ADHD & POSITIVE THINKING

This morning I was procrastinating, cruising the web trying to come up with an idea of what to write about today.  My ADHD N.E. Coaches Group sent an email and mentioned a blog by Andy Dooley.  He talks about Storytelling as a tool for changing your negative thinking and therefore changing your actions and behaviors.  In psychology this is called Cognitive Restructuring.  I like to think about it as "Positive Brainwashing".  By the way, in the 12-Step Programs they refer to it as "Fake it till you make it" and "act as if".  Whatever you choose to call it, your self-esteem grows from positive affirmations and droops with negative ones.

It is very easy for anyone at any time to get stuck in a rut with what we think, say and do.  For those of us with ADHD the 'rut' can become somewhat obsessive.  "Stick to you guns" is an old expression that sums it up pretty well.  Our choices stem from our thoughts, our beliefs, our emotions.  Words, both spoken and silent are powerful

I truly believe that people with ADHD are very creative and if you think back you will most likely remember many stories that you 'made up' (either true or false) to offer explanations for 'non-acceptable' behaviors or obligations forgotten, or…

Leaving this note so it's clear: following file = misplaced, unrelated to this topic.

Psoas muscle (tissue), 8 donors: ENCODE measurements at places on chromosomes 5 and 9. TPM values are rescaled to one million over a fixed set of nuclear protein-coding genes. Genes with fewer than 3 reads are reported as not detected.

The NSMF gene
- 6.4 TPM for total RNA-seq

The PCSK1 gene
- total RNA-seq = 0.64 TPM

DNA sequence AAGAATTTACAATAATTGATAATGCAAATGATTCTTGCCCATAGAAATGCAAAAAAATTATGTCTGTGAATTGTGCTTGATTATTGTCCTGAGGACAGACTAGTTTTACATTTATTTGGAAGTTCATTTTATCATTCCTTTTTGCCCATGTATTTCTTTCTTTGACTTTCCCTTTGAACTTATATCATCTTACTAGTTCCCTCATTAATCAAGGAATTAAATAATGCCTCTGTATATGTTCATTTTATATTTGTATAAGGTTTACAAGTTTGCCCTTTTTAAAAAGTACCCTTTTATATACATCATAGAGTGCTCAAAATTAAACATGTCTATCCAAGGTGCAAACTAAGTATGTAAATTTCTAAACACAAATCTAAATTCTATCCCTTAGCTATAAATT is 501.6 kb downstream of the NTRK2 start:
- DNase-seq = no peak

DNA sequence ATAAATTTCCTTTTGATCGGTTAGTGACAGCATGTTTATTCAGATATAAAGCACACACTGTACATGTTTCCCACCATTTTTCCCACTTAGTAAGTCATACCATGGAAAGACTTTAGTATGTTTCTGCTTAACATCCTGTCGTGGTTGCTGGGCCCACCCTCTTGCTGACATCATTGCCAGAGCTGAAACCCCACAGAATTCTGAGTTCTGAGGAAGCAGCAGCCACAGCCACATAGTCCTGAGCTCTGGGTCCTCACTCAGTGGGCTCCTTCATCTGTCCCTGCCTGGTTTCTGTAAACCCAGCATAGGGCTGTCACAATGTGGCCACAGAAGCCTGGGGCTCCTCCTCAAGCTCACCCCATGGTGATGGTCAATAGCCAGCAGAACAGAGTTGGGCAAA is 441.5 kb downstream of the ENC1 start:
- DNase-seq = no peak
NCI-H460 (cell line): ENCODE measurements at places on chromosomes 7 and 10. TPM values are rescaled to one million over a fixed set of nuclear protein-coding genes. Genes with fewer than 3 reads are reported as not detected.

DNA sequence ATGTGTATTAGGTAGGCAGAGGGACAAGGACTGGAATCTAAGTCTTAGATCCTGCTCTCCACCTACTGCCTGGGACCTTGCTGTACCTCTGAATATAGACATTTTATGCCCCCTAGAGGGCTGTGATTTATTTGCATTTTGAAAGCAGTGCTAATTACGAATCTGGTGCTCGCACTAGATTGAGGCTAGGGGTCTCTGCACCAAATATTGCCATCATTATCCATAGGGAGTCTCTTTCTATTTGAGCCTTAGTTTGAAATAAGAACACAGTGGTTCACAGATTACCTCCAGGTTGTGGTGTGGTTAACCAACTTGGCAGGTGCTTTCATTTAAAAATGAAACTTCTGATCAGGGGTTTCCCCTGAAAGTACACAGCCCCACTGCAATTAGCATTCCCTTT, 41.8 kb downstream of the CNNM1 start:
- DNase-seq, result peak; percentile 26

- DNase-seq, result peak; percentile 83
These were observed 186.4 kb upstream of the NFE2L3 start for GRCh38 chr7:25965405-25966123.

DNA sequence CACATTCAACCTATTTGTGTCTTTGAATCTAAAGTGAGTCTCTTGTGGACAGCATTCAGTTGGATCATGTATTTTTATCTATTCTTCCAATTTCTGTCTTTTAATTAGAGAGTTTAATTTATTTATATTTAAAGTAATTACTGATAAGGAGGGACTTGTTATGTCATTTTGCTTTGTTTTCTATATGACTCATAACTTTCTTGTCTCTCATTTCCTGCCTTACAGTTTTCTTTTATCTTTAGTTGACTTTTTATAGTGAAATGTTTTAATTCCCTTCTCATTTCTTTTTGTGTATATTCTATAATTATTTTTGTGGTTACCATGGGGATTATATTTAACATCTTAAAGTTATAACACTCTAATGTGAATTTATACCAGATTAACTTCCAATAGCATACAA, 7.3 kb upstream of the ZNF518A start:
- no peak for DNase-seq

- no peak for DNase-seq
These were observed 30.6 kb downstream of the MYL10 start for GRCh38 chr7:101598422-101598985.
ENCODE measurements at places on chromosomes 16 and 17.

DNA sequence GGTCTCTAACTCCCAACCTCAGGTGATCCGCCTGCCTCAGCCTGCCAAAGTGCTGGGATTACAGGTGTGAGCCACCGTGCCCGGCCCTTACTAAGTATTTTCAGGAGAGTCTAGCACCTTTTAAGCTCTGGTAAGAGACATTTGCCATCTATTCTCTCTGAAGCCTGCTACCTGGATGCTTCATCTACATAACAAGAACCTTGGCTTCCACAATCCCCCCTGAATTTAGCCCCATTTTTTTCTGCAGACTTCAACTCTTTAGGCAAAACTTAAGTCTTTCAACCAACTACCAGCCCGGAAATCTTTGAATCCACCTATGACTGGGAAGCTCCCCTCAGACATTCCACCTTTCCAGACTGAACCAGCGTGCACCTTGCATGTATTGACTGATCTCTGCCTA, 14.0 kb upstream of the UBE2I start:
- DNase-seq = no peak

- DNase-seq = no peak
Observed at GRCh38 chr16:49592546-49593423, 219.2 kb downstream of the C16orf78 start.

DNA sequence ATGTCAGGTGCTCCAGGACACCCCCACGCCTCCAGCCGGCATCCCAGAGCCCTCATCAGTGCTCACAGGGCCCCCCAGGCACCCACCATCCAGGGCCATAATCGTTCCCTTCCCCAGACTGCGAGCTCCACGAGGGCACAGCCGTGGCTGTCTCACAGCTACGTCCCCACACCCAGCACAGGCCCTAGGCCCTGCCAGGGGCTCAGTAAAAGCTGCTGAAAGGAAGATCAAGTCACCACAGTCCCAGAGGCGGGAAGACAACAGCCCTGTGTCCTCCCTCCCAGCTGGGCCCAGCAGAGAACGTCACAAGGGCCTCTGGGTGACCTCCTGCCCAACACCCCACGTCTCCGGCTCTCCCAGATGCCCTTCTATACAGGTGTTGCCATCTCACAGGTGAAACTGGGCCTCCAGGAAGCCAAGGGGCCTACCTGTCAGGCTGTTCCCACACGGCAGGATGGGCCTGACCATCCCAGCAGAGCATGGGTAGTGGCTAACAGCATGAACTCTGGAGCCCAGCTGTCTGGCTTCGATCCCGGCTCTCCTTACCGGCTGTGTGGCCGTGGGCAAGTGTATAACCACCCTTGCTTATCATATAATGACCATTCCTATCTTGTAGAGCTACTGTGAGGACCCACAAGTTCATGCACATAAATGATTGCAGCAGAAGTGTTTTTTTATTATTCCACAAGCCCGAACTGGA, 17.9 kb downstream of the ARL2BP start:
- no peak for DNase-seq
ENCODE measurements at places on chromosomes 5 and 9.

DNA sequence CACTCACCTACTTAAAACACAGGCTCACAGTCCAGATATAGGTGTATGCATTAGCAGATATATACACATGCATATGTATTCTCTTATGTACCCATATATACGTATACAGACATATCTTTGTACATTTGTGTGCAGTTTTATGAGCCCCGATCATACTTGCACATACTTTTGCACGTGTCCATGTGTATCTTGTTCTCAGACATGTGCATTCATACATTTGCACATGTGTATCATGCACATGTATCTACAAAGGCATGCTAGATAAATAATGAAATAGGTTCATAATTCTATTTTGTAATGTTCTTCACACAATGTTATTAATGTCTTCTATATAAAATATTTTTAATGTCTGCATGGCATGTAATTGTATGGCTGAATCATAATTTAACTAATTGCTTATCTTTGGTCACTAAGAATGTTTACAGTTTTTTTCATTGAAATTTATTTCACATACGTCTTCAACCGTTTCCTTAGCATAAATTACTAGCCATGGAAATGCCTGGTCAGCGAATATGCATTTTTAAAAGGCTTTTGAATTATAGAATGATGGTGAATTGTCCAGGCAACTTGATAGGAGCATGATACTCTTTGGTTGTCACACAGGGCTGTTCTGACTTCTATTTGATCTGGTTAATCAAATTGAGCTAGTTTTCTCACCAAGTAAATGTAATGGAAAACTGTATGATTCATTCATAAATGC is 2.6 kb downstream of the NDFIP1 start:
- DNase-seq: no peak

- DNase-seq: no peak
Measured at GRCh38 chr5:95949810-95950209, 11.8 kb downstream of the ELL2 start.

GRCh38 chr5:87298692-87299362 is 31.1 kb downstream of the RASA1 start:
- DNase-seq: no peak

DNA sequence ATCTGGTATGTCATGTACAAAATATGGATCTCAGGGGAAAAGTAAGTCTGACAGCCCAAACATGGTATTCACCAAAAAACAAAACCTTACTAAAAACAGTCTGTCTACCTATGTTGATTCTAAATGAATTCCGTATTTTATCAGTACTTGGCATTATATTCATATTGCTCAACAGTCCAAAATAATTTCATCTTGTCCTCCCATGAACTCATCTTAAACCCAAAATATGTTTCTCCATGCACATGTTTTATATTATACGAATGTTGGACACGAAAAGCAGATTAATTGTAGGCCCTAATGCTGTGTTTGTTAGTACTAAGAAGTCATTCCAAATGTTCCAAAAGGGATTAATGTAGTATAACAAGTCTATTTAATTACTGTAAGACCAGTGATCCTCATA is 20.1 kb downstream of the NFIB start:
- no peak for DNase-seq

Today I challenge all of us to find one negative belief and not only substitute a positive belief for it but make up a story to go along with it.  As an example I will use a negative statement that I hear from clients way too often. "I am too fat and have nothing to wear".  The substitute belief could be, "My body is beautiful and I will find something to wear".  The story could be: 

Once upon a time and still to this day there was and still is a beautiful person named ________.  _______ has a closet and dresser filled with really nice clothes that she looks great in.  Today when _______ got dressed and looked in the mirror he was so pleased that she started grinning and dancing around the bedroom. As _______ was waving her arms around dancing and singing he stopped and looked in the mirror again.  Much to ______'s delight she realized that he felt 'juiced' to head on out and start her day, which was going to be terrific because life is as beautiful as she is.  The end.  mindfulness matters

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One Response to ADHD & POSITIVE THINKING

  1. Simon Smith says:

    I am not familiar with the official terms for techniques such as this, but I am very aware at just how powerful they are.
    Almost subconsciously I use these techniques to get me out of a mood, rut or position of anger to refocus my attention and attitude.
    It’s great to read other people talking about this and reminding me that it’s a proven technique even if I haven’t officially been diagnosed with ADHD.
    Thanks for the post, I’ve just bookmarked your site too.

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